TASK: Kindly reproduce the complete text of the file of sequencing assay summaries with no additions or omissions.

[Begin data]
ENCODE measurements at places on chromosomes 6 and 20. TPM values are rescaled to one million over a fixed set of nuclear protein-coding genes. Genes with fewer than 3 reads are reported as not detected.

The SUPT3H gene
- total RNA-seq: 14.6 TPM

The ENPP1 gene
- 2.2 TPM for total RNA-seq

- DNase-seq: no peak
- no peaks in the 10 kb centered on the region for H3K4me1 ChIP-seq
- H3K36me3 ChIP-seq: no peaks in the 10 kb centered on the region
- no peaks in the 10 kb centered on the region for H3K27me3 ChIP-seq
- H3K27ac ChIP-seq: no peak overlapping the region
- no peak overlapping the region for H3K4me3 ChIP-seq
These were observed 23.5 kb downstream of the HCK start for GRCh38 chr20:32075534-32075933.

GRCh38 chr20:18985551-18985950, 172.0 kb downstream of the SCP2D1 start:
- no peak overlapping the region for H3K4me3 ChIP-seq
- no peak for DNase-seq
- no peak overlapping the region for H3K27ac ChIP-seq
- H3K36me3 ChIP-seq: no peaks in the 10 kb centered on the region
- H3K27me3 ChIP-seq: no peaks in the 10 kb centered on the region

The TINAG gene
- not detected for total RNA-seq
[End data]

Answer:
ENCODE measurements at places on chromosomes 6 and 20. TPM values are rescaled to one million over a fixed set of nuclear protein-coding genes. Genes with fewer than 3 reads are reported as not detected.

The SUPT3H gene
- total RNA-seq: 14.6 TPM

The ENPP1 gene
- 2.2 TPM for total RNA-seq

- DNase-seq: no peak
- no peaks in the 10 kb centered on the region for H3K4me1 ChIP-seq
- H3K36me3 ChIP-seq: no peaks in the 10 kb centered on the region
- no peaks in the 10 kb centered on the region for H3K27me3 ChIP-seq
- H3K27ac ChIP-seq: no peak overlapping the region
- no peak overlapping the region for H3K4me3 ChIP-seq
These were observed 23.5 kb downstream of the HCK start for GRCh38 chr20:32075534-32075933.

GRCh38 chr20:18985551-18985950, 172.0 kb downstream of the SCP2D1 start:
- no peak overlapping the region for H3K4me3 ChIP-seq
- no peak for DNase-seq
- no peak overlapping the region for H3K27ac ChIP-seq
- H3K36me3 ChIP-seq: no peaks in the 10 kb centered on the region
- H3K27me3 ChIP-seq: no peaks in the 10 kb centered on the region

The TINAG gene
- not detected for total RNA-seq